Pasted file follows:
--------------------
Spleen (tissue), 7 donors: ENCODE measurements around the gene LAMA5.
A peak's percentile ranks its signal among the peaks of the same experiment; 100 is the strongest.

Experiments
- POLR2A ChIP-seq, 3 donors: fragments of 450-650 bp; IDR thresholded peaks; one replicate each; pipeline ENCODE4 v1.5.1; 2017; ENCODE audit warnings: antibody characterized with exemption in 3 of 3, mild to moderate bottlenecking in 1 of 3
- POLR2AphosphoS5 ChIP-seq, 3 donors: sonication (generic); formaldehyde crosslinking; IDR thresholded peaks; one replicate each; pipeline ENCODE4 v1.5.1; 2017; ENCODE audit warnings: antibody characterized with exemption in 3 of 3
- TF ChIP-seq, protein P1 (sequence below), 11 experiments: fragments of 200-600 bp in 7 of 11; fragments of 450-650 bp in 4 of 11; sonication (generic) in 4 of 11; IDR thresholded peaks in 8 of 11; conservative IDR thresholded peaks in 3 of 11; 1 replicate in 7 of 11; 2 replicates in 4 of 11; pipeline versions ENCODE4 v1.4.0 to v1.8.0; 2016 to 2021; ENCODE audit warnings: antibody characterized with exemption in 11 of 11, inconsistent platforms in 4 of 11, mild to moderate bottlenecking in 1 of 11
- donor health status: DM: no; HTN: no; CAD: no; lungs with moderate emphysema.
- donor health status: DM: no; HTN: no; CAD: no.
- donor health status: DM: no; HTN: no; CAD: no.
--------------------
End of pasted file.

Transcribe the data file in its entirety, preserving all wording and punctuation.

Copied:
Spleen (tissue), 7 donors: ENCODE measurements around the gene LAMA5.
A peak's percentile ranks its signal among the peaks of the same experiment; 100 is the strongest.

Experiments
- POLR2A ChIP-seq, 3 donors: fragments of 450-650 bp; IDR thresholded peaks; one replicate each; pipeline ENCODE4 v1.5.1; 2017; ENCODE audit warnings: antibody characterized with exemption in 3 of 3, mild to moderate bottlenecking in 1 of 3
- POLR2AphosphoS5 ChIP-seq, 3 donors: sonication (generic); formaldehyde crosslinking; IDR thresholded peaks; one replicate each; pipeline ENCODE4 v1.5.1; 2017; ENCODE audit warnings: antibody characterized with exemption in 3 of 3
- TF ChIP-seq, protein P1 (sequence below), 11 experiments: fragments of 200-600 bp in 7 of 11; fragments of 450-650 bp in 4 of 11; sonication (generic) in 4 of 11; IDR thresholded peaks in 8 of 11; conservative IDR thresholded peaks in 3 of 11; 1 replicate in 7 of 11; 2 replicates in 4 of 11; pipeline versions ENCODE4 v1.4.0 to v1.8.0; 2016 to 2021; ENCODE audit warnings: antibody characterized with exemption in 11 of 11, inconsistent platforms in 4 of 11, mild to moderate bottlenecking in 1 of 11
- donor health status: DM: no; HTN: no; CAD: no; lungs with moderate emphysema.
- donor health status: DM: no; HTN: no; CAD: no.
- donor health status: DM: no; HTN: no; CAD: no.